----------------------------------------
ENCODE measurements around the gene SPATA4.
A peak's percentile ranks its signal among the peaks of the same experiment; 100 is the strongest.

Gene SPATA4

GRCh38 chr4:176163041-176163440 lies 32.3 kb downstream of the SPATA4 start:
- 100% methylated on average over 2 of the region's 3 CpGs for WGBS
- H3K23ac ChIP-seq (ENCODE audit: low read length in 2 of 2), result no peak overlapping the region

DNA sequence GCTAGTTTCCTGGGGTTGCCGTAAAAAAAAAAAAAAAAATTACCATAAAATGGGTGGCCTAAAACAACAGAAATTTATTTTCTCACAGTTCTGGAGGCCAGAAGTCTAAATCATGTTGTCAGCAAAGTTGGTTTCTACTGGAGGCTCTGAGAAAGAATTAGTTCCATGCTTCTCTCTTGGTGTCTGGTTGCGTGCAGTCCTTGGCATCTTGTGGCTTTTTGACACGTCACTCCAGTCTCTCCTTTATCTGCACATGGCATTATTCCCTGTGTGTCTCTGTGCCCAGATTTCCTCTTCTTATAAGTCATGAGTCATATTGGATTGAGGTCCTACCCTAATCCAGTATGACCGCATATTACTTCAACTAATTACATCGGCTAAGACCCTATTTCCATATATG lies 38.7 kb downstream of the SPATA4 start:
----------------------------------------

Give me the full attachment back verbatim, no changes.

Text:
ENCODE measurements around the gene SPATA4.
A peak's percentile ranks its signal among the peaks of the same experiment; 100 is the strongest.

Gene SPATA4

GRCh38 chr4:176163041-176163440 lies 32.3 kb downstream of the SPATA4 start:
- 100% methylated on average over 2 of the region's 3 CpGs for WGBS
- H3K23ac ChIP-seq (ENCODE audit: low read length in 2 of 2), result no peak overlapping the region

DNA sequence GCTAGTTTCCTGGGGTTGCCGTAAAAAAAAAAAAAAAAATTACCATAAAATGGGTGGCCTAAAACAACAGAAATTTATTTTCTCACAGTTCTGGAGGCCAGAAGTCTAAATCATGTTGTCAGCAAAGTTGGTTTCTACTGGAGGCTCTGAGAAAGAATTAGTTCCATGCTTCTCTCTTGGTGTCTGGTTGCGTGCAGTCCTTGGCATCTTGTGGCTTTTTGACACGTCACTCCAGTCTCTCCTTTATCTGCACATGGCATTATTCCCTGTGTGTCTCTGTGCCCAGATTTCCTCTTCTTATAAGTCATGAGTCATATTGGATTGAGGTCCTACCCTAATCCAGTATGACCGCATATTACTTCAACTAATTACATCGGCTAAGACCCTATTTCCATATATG lies 38.7 kb downstream of the SPATA4 start: